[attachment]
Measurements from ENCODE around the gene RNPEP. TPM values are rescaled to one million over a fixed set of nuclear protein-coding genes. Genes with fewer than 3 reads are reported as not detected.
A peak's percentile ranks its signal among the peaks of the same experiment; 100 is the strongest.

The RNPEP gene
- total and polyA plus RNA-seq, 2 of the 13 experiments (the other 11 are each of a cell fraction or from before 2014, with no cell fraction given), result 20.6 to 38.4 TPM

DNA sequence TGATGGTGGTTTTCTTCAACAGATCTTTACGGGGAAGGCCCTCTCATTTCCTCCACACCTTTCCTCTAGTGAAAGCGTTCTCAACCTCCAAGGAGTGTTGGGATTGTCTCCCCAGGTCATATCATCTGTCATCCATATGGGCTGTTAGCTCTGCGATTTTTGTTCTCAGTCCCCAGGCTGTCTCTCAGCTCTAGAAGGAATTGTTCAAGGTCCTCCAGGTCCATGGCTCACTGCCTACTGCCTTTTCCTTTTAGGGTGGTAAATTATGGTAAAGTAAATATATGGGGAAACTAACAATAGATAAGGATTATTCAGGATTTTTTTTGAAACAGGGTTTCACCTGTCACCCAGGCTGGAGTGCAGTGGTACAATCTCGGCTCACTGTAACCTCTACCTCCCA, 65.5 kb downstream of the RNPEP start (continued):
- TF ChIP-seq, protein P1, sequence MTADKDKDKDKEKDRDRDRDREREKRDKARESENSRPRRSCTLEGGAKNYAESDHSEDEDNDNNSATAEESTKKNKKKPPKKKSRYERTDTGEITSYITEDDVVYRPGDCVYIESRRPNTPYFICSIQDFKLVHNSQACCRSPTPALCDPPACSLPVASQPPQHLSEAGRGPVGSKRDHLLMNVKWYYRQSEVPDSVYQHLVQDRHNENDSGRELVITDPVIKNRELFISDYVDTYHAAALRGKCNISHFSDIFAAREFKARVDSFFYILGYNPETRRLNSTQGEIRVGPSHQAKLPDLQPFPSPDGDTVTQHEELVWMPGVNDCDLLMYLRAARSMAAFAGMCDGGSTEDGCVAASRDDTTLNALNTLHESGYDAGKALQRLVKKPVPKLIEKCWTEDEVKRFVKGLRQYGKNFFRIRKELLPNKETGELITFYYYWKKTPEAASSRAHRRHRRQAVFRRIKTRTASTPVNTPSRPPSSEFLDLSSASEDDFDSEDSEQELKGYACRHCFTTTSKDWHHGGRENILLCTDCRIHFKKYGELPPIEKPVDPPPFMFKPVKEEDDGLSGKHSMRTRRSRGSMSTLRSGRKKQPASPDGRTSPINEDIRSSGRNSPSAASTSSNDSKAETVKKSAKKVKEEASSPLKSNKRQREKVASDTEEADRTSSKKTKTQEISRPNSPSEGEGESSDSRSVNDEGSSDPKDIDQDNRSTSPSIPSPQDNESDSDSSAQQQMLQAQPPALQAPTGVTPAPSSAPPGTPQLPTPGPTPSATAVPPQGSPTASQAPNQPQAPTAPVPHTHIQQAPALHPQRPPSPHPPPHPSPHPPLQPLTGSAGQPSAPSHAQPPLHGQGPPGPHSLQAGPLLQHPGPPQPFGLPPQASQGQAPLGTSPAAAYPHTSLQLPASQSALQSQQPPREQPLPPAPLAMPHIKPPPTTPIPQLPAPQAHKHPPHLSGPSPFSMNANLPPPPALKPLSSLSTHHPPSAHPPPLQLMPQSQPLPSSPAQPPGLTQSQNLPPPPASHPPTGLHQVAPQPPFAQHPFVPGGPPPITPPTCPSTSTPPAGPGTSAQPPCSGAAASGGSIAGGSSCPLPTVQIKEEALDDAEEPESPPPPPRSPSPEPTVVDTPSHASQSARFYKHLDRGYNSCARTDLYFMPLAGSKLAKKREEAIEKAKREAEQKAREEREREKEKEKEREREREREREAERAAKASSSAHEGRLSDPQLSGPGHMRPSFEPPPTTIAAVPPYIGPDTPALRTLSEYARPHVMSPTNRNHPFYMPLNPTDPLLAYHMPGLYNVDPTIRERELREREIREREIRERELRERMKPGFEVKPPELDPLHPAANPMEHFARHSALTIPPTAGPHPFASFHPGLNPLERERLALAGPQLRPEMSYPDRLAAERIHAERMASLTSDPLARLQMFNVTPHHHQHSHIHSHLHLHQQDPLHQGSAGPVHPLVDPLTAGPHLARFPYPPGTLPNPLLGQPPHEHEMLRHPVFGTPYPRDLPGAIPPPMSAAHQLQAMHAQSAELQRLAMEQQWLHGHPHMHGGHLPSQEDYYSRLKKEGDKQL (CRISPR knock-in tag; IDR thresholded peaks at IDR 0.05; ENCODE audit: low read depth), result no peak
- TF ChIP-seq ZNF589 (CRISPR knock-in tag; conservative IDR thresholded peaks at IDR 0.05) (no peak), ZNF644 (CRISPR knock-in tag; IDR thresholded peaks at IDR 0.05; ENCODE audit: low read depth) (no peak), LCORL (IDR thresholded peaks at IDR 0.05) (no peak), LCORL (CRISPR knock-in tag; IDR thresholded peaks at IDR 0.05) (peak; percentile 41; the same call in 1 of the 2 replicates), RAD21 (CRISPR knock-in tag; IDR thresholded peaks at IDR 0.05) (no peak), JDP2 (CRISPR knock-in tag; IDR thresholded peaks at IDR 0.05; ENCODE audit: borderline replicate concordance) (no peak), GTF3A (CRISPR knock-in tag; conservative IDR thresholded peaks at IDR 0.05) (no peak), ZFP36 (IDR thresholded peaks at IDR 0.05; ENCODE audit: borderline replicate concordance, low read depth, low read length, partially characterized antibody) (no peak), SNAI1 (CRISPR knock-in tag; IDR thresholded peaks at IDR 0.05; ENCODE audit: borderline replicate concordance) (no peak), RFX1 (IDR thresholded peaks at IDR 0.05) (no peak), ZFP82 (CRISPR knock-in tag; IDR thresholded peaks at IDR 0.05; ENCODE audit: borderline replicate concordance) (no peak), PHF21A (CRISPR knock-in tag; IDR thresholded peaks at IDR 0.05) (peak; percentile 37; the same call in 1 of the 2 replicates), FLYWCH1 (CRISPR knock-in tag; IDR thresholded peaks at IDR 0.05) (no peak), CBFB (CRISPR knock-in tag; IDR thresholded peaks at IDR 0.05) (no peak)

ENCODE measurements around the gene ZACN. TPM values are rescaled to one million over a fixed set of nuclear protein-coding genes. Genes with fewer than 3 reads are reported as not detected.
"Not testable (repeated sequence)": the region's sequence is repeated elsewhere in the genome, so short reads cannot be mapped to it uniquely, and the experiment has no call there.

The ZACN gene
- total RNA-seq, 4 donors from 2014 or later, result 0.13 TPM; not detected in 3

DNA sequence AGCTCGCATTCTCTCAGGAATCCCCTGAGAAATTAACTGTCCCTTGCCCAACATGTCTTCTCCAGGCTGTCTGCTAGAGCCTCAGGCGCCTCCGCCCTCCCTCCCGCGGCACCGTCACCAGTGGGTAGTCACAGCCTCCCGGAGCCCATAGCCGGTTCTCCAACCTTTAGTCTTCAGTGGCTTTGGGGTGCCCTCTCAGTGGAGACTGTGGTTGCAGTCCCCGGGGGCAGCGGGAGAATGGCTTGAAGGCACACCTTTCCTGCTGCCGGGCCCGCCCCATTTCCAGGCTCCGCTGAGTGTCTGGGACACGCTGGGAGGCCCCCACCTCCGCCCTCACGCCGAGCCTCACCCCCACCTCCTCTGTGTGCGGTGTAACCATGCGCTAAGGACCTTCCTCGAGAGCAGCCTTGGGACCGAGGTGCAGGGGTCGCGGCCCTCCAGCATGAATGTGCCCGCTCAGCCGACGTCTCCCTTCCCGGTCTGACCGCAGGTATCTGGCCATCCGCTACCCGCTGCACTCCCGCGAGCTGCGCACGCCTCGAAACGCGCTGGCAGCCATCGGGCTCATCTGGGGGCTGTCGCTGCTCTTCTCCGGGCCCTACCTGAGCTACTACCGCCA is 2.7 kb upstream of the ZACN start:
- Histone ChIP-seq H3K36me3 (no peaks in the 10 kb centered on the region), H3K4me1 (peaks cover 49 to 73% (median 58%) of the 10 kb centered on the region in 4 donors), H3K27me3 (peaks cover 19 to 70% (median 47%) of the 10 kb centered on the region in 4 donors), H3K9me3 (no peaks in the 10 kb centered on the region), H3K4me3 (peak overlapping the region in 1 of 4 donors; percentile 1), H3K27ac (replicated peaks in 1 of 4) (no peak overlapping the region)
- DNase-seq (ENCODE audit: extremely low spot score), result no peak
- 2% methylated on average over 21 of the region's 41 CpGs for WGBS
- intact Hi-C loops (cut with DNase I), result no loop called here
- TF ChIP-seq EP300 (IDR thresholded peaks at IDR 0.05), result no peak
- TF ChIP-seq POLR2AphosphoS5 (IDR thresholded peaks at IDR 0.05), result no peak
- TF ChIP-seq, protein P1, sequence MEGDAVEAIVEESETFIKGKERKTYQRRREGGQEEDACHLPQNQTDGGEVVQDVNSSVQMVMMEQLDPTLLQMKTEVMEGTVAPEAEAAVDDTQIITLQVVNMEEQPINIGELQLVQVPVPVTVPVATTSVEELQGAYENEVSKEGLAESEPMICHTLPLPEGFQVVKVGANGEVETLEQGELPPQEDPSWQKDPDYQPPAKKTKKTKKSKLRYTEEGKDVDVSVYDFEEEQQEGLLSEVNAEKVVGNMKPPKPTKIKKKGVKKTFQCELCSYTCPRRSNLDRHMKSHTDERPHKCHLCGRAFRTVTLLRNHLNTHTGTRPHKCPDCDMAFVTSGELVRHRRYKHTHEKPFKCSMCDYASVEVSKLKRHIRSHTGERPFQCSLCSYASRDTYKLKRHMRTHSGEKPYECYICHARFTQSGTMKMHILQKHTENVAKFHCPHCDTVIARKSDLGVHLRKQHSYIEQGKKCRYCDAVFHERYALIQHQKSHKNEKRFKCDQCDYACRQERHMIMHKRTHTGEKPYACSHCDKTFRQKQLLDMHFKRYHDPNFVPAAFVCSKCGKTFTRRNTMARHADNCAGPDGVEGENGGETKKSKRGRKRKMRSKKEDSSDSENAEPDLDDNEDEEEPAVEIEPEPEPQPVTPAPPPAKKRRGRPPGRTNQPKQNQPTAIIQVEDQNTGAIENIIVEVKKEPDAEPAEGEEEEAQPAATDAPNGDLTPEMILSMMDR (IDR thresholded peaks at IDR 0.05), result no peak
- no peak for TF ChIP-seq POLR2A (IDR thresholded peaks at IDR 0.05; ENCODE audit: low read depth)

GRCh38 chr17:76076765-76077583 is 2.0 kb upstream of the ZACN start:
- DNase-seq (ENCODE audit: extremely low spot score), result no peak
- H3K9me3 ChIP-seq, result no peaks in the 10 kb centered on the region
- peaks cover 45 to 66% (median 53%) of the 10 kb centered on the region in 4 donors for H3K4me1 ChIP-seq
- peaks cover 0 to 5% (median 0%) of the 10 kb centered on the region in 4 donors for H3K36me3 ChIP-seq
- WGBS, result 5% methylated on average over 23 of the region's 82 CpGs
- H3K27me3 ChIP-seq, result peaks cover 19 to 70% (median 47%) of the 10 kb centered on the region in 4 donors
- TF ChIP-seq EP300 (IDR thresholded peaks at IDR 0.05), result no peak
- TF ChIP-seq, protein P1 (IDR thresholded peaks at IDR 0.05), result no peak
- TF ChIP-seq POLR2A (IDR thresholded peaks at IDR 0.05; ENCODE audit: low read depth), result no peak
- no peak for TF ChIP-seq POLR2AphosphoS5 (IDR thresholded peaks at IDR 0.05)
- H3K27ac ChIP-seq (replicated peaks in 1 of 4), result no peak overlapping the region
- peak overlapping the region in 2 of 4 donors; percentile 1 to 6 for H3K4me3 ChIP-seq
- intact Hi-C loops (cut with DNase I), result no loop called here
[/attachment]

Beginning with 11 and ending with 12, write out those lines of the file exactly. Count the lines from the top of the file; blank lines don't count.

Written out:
- total RNA-seq, 4 donors from 2014 or later, result 0.13 TPM; not detected in 3

DNA sequence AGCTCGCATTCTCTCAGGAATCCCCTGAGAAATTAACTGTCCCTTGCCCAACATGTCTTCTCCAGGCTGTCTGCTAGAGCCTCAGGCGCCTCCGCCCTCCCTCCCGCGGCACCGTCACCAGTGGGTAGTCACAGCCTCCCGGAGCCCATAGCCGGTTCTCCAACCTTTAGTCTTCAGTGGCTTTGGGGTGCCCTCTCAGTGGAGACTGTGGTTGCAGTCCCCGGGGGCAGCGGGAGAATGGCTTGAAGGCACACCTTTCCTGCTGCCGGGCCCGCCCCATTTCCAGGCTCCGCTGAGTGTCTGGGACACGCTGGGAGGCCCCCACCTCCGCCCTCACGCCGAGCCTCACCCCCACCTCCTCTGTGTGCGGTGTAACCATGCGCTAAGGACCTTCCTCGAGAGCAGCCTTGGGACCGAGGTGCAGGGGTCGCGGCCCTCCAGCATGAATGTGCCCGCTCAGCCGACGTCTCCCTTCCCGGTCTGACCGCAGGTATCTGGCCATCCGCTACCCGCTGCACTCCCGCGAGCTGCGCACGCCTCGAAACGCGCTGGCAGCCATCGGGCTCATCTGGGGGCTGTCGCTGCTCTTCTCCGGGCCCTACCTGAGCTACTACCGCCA is 2.7 kb upstream of the ZACN start: